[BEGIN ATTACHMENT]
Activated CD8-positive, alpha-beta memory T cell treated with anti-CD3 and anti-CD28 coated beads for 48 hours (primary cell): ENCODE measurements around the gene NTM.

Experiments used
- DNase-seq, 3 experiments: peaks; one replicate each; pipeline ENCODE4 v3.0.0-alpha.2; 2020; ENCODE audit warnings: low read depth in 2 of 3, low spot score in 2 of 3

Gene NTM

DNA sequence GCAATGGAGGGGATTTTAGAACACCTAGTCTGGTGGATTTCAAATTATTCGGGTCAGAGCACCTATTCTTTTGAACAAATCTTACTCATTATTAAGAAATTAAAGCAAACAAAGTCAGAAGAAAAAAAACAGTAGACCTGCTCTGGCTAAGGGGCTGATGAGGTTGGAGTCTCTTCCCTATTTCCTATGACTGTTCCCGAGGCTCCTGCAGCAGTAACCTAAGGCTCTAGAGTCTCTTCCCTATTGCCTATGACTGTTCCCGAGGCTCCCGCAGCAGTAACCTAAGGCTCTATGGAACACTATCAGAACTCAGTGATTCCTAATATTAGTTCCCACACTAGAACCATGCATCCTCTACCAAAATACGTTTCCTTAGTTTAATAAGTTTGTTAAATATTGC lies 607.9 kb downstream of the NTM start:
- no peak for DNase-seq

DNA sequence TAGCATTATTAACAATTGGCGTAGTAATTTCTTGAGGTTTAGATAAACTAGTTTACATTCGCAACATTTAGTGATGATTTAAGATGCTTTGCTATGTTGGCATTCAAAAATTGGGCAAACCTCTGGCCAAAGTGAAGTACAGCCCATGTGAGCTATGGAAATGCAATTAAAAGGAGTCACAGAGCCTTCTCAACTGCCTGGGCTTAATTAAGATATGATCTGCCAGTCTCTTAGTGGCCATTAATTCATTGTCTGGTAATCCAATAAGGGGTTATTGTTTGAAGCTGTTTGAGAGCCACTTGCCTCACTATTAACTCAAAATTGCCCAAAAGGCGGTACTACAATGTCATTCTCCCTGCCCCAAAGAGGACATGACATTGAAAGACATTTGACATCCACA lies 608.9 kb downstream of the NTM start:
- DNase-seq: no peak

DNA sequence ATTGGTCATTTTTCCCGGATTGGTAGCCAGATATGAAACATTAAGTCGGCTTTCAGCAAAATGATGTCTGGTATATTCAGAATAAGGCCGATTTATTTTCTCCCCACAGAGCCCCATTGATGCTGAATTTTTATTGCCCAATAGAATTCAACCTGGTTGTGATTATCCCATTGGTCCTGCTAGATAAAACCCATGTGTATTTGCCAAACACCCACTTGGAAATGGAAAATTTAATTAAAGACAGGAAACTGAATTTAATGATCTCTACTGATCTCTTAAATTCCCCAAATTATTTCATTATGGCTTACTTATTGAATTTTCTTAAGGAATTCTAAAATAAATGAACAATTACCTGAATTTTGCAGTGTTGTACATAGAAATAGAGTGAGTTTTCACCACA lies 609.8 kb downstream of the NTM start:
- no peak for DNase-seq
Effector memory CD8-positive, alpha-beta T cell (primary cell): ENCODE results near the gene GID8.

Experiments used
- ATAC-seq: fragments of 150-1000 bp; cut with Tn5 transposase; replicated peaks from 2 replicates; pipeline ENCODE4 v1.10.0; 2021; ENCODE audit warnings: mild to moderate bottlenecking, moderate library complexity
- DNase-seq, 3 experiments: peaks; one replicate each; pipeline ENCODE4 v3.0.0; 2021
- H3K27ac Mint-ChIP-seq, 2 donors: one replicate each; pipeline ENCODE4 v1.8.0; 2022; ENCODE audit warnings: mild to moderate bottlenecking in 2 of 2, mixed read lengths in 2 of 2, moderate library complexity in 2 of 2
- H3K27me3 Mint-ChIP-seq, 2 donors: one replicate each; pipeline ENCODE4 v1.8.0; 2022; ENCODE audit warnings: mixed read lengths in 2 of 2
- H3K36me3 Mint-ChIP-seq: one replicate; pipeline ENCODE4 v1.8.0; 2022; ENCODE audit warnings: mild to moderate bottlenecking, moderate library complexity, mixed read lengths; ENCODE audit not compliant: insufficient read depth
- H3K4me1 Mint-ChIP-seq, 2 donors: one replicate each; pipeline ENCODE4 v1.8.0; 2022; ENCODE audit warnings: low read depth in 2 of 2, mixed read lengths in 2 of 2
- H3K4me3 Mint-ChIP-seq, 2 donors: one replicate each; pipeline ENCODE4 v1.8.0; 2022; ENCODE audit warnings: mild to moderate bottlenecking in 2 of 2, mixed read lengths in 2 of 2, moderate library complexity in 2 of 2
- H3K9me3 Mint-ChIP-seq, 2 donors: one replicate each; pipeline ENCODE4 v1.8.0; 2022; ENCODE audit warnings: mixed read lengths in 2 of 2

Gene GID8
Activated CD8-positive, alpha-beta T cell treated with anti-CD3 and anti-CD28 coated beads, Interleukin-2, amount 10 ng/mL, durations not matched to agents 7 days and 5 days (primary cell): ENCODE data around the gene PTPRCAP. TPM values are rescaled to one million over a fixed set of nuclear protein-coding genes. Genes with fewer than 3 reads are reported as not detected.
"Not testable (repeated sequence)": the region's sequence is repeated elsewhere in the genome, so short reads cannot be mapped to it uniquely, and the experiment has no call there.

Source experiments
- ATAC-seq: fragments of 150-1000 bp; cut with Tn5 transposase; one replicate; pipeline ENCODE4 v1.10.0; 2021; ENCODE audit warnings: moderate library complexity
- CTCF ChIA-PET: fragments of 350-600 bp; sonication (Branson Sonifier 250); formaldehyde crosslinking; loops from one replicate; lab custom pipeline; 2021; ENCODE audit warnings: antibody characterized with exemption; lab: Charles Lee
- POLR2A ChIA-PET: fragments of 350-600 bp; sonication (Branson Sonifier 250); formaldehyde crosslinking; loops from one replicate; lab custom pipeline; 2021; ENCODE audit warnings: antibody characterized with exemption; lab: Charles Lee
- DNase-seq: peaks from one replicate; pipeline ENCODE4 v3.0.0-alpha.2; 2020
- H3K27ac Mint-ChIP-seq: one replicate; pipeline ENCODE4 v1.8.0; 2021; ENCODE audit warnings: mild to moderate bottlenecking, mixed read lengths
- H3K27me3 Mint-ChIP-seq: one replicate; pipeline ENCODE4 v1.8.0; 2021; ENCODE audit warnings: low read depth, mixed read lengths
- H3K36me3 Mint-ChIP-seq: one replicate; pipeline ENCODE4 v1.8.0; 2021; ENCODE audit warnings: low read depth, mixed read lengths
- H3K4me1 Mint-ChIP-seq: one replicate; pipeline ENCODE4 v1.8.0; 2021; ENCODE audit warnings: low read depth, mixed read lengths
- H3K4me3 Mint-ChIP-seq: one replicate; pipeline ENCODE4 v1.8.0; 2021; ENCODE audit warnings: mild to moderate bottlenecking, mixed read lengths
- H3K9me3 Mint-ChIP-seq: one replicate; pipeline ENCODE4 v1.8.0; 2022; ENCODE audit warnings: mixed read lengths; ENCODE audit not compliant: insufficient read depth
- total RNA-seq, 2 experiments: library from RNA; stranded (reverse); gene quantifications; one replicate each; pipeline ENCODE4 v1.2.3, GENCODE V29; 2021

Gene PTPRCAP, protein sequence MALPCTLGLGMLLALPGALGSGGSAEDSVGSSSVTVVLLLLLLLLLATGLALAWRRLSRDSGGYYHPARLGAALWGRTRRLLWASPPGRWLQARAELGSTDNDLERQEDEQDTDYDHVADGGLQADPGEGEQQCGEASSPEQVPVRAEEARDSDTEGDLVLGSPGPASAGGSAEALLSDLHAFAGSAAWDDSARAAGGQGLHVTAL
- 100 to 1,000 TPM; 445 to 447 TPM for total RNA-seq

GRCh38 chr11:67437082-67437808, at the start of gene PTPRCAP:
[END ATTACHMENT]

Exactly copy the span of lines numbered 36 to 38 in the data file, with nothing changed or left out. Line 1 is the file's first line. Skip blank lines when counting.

Gene PTPRCAP, protein sequence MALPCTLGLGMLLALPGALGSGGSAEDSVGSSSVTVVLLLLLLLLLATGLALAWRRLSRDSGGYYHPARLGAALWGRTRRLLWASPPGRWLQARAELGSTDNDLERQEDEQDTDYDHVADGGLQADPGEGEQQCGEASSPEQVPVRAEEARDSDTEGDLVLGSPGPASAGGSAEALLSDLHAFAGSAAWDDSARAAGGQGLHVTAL
- 100 to 1,000 TPM; 445 to 447 TPM for total RNA-seq

GRCh38 chr11:67437082-67437808, at the start of gene PTPRCAP: